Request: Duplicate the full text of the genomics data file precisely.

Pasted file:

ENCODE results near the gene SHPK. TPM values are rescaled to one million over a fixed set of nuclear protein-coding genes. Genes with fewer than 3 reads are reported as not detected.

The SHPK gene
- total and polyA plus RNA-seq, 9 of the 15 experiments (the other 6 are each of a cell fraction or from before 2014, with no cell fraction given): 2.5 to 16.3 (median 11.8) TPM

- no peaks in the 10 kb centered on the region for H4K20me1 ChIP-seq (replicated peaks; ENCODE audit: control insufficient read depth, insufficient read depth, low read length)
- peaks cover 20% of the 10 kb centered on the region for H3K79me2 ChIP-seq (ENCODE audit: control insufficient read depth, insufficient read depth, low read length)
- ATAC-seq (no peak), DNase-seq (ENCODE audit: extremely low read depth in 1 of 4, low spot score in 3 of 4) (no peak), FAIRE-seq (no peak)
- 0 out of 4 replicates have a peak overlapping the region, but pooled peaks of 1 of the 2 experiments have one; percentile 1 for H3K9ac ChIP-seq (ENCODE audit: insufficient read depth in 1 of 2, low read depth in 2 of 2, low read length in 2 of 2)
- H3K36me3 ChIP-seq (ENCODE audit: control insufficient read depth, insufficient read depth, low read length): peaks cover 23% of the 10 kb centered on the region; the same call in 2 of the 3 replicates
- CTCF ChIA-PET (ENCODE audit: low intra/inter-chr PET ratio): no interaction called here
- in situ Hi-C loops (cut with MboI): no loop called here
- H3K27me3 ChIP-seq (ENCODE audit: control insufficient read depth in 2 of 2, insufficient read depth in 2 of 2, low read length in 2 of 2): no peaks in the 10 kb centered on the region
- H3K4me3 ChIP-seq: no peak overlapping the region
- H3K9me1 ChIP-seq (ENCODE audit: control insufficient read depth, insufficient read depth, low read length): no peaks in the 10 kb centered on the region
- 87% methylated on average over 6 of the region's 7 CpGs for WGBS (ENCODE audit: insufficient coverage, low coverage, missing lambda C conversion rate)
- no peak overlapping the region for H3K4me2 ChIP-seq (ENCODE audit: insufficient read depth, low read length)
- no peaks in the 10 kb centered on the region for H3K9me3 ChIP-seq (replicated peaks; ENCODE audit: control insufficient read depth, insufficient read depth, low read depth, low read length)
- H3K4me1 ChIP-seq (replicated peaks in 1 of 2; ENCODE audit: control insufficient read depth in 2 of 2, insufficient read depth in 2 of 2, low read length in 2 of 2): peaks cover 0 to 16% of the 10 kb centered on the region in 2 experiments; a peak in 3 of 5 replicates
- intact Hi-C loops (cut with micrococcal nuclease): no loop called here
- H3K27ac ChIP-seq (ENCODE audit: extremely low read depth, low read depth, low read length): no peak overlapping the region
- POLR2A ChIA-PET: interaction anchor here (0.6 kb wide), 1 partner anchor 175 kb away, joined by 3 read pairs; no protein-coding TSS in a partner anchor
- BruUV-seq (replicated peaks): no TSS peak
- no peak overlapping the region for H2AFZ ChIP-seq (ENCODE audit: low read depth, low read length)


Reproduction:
ENCODE results near the gene SHPK. TPM values are rescaled to one million over a fixed set of nuclear protein-coding genes. Genes with fewer than 3 reads are reported as not detected.

The SHPK gene
- total and polyA plus RNA-seq, 9 of the 15 experiments (the other 6 are each of a cell fraction or from before 2014, with no cell fraction given): 2.5 to 16.3 (median 11.8) TPM

- no peaks in the 10 kb centered on the region for H4K20me1 ChIP-seq (replicated peaks; ENCODE audit: control insufficient read depth, insufficient read depth, low read length)
- peaks cover 20% of the 10 kb centered on the region for H3K79me2 ChIP-seq (ENCODE audit: control insufficient read depth, insufficient read depth, low read length)
- ATAC-seq (no peak), DNase-seq (ENCODE audit: extremely low read depth in 1 of 4, low spot score in 3 of 4) (no peak), FAIRE-seq (no peak)
- 0 out of 4 replicates have a peak overlapping the region, but pooled peaks of 1 of the 2 experiments have one; percentile 1 for H3K9ac ChIP-seq (ENCODE audit: insufficient read depth in 1 of 2, low read depth in 2 of 2, low read length in 2 of 2)
- H3K36me3 ChIP-seq (ENCODE audit: control insufficient read depth, insufficient read depth, low read length): peaks cover 23% of the 10 kb centered on the region; the same call in 2 of the 3 replicates
- CTCF ChIA-PET (ENCODE audit: low intra/inter-chr PET ratio): no interaction called here
- in situ Hi-C loops (cut with MboI): no loop called here
- H3K27me3 ChIP-seq (ENCODE audit: control insufficient read depth in 2 of 2, insufficient read depth in 2 of 2, low read length in 2 of 2): no peaks in the 10 kb centered on the region
- H3K4me3 ChIP-seq: no peak overlapping the region
- H3K9me1 ChIP-seq (ENCODE audit: control insufficient read depth, insufficient read depth, low read length): no peaks in the 10 kb centered on the region
- 87% methylated on average over 6 of the region's 7 CpGs for WGBS (ENCODE audit: insufficient coverage, low coverage, missing lambda C conversion rate)
- no peak overlapping the region for H3K4me2 ChIP-seq (ENCODE audit: insufficient read depth, low read length)
- no peaks in the 10 kb centered on the region for H3K9me3 ChIP-seq (replicated peaks; ENCODE audit: control insufficient read depth, insufficient read depth, low read depth, low read length)
- H3K4me1 ChIP-seq (replicated peaks in 1 of 2; ENCODE audit: control insufficient read depth in 2 of 2, insufficient read depth in 2 of 2, low read length in 2 of 2): peaks cover 0 to 16% of the 10 kb centered on the region in 2 experiments; a peak in 3 of 5 replicates
- intact Hi-C loops (cut with micrococcal nuclease): no loop called here
- H3K27ac ChIP-seq (ENCODE audit: extremely low read depth, low read depth, low read length): no peak overlapping the region
- POLR2A ChIA-PET: interaction anchor here (0.6 kb wide), 1 partner anchor 175 kb away, joined by 3 read pairs; no protein-coding TSS in a partner anchor
- BruUV-seq (replicated peaks): no TSS peak
- no peak overlapping the region for H2AFZ ChIP-seq (ENCODE audit: low read depth, low read length)